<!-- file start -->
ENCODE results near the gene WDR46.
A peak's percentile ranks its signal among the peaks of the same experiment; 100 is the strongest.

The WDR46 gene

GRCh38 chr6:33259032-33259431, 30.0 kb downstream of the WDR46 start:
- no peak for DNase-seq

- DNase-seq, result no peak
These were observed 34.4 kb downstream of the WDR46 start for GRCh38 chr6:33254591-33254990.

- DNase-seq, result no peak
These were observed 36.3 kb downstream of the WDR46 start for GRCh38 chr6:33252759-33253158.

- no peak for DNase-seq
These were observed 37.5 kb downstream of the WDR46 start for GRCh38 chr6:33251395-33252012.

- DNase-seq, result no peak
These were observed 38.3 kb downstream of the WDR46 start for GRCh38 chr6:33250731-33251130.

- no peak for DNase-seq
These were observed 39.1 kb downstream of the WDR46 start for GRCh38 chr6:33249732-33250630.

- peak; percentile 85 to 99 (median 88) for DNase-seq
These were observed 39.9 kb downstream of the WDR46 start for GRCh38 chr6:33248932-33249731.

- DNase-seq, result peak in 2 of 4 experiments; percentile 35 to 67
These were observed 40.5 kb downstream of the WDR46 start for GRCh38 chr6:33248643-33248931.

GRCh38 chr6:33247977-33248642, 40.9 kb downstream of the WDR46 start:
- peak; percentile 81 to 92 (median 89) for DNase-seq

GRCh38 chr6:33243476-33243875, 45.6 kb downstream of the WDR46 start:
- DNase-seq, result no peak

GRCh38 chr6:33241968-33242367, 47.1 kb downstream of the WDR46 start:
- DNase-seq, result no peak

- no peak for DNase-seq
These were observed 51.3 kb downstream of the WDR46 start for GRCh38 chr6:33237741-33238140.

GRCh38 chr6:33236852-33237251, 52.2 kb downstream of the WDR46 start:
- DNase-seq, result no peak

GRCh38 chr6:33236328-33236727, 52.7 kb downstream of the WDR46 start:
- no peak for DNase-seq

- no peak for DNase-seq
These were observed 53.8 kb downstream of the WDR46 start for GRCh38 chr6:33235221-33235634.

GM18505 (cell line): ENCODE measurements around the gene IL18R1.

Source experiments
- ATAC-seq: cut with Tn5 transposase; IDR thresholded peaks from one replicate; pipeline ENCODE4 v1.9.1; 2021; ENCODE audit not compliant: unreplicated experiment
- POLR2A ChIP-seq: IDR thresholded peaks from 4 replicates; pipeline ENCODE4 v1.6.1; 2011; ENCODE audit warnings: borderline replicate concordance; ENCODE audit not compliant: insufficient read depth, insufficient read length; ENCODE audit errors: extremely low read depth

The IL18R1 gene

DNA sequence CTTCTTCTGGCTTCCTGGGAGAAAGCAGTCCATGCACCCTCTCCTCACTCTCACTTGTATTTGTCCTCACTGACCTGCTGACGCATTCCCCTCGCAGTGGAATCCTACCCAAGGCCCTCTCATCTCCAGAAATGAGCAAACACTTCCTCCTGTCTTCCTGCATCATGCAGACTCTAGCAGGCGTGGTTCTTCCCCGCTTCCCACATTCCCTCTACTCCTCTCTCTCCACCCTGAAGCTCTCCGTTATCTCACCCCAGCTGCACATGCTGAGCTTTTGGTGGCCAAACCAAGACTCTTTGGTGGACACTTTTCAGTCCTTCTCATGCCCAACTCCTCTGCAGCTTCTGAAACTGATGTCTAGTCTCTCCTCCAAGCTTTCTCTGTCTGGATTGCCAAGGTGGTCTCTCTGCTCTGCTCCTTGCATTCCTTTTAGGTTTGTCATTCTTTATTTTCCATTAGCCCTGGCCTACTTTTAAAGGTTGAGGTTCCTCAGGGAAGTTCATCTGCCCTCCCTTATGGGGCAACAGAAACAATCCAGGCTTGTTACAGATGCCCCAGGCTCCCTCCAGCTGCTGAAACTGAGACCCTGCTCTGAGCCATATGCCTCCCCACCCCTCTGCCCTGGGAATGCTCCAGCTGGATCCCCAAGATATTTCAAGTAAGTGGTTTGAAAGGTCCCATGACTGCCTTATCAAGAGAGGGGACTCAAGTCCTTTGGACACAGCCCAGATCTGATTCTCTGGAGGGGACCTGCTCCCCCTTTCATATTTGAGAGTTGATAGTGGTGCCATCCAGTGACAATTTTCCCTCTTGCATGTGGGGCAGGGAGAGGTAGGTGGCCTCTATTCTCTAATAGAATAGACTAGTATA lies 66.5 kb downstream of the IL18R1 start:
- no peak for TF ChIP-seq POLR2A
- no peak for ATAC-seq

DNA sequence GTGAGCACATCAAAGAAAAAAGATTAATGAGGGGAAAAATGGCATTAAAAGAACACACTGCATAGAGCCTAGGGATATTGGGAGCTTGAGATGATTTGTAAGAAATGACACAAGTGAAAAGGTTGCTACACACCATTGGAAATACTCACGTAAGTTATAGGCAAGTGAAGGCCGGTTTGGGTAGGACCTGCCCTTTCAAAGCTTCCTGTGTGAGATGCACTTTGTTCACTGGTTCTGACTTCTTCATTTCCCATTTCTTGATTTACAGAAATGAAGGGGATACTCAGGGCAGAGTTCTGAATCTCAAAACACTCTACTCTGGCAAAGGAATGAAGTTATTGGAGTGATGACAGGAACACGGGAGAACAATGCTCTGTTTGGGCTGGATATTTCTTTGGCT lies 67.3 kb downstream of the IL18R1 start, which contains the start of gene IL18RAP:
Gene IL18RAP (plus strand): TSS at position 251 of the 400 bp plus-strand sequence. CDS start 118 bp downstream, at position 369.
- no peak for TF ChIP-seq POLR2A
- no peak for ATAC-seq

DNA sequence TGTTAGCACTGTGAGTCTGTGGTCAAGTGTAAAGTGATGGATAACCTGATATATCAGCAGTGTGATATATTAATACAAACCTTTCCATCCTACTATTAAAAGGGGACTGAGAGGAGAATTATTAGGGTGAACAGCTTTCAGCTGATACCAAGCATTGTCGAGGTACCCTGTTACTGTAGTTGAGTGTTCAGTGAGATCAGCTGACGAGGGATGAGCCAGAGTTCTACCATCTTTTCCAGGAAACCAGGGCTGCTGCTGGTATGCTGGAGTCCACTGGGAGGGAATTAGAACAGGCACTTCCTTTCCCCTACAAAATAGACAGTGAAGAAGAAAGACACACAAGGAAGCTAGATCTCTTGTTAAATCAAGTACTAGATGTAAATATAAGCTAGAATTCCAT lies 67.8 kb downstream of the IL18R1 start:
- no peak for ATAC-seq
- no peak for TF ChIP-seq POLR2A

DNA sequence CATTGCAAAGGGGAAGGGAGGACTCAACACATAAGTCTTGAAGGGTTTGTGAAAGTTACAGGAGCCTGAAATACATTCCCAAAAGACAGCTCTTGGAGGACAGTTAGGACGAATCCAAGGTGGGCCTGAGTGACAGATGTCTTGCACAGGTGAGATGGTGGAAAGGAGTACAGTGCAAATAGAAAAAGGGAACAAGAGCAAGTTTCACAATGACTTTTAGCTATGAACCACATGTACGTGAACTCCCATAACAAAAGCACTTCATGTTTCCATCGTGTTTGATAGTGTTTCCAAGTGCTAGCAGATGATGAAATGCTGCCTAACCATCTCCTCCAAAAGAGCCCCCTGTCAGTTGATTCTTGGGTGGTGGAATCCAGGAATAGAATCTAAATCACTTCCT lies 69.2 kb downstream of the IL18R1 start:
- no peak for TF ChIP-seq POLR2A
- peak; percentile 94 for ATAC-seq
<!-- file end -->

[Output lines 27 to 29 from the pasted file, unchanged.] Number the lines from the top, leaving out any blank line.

These were observed 51.3 kb downstream of the WDR46 start for GRCh38 chr6:33237741-33238140.

GRCh38 chr6:33236852-33237251, 52.2 kb downstream of the WDR46 start:
- DNase-seq, result no peak